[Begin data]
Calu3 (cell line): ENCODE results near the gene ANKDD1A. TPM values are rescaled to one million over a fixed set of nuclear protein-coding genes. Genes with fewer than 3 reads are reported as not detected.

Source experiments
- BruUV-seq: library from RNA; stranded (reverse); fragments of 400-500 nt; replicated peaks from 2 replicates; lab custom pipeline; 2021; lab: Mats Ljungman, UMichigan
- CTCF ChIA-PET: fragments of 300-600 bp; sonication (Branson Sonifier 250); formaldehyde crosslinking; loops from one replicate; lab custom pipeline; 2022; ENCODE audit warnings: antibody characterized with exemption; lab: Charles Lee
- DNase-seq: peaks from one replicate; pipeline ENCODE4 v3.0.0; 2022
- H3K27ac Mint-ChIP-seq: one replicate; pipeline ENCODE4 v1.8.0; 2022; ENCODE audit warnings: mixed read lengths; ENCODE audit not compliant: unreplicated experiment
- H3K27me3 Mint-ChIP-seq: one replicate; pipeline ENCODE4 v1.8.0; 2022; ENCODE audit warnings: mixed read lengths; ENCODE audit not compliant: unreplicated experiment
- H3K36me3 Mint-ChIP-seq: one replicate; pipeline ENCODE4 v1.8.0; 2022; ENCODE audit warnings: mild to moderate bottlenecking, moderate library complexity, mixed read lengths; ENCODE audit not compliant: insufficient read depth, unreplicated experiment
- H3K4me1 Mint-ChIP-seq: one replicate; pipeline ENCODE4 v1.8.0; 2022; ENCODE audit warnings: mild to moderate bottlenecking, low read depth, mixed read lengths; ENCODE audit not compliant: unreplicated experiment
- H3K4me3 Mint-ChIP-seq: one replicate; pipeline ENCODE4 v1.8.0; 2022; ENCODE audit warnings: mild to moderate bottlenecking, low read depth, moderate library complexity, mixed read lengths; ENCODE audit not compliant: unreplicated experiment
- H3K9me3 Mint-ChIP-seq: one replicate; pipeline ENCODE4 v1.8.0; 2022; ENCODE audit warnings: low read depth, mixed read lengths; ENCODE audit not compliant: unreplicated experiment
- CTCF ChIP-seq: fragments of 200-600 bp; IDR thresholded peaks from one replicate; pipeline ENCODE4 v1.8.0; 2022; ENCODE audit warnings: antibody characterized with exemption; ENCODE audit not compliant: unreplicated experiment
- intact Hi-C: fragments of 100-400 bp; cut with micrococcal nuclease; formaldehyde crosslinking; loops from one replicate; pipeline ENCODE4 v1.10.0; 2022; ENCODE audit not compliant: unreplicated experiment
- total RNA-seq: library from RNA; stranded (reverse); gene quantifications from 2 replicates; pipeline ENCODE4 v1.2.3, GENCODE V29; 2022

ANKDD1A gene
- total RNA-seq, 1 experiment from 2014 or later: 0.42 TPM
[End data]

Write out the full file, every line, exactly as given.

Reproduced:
Calu3 (cell line): ENCODE results near the gene ANKDD1A. TPM values are rescaled to one million over a fixed set of nuclear protein-coding genes. Genes with fewer than 3 reads are reported as not detected.

Source experiments
- BruUV-seq: library from RNA; stranded (reverse); fragments of 400-500 nt; replicated peaks from 2 replicates; lab custom pipeline; 2021; lab: Mats Ljungman, UMichigan
- CTCF ChIA-PET: fragments of 300-600 bp; sonication (Branson Sonifier 250); formaldehyde crosslinking; loops from one replicate; lab custom pipeline; 2022; ENCODE audit warnings: antibody characterized with exemption; lab: Charles Lee
- DNase-seq: peaks from one replicate; pipeline ENCODE4 v3.0.0; 2022
- H3K27ac Mint-ChIP-seq: one replicate; pipeline ENCODE4 v1.8.0; 2022; ENCODE audit warnings: mixed read lengths; ENCODE audit not compliant: unreplicated experiment
- H3K27me3 Mint-ChIP-seq: one replicate; pipeline ENCODE4 v1.8.0; 2022; ENCODE audit warnings: mixed read lengths; ENCODE audit not compliant: unreplicated experiment
- H3K36me3 Mint-ChIP-seq: one replicate; pipeline ENCODE4 v1.8.0; 2022; ENCODE audit warnings: mild to moderate bottlenecking, moderate library complexity, mixed read lengths; ENCODE audit not compliant: insufficient read depth, unreplicated experiment
- H3K4me1 Mint-ChIP-seq: one replicate; pipeline ENCODE4 v1.8.0; 2022; ENCODE audit warnings: mild to moderate bottlenecking, low read depth, mixed read lengths; ENCODE audit not compliant: unreplicated experiment
- H3K4me3 Mint-ChIP-seq: one replicate; pipeline ENCODE4 v1.8.0; 2022; ENCODE audit warnings: mild to moderate bottlenecking, low read depth, moderate library complexity, mixed read lengths; ENCODE audit not compliant: unreplicated experiment
- H3K9me3 Mint-ChIP-seq: one replicate; pipeline ENCODE4 v1.8.0; 2022; ENCODE audit warnings: low read depth, mixed read lengths; ENCODE audit not compliant: unreplicated experiment
- CTCF ChIP-seq: fragments of 200-600 bp; IDR thresholded peaks from one replicate; pipeline ENCODE4 v1.8.0; 2022; ENCODE audit warnings: antibody characterized with exemption; ENCODE audit not compliant: unreplicated experiment
- intact Hi-C: fragments of 100-400 bp; cut with micrococcal nuclease; formaldehyde crosslinking; loops from one replicate; pipeline ENCODE4 v1.10.0; 2022; ENCODE audit not compliant: unreplicated experiment
- total RNA-seq: library from RNA; stranded (reverse); gene quantifications from 2 replicates; pipeline ENCODE4 v1.2.3, GENCODE V29; 2022

ANKDD1A gene
- total RNA-seq, 1 experiment from 2014 or later: 0.42 TPM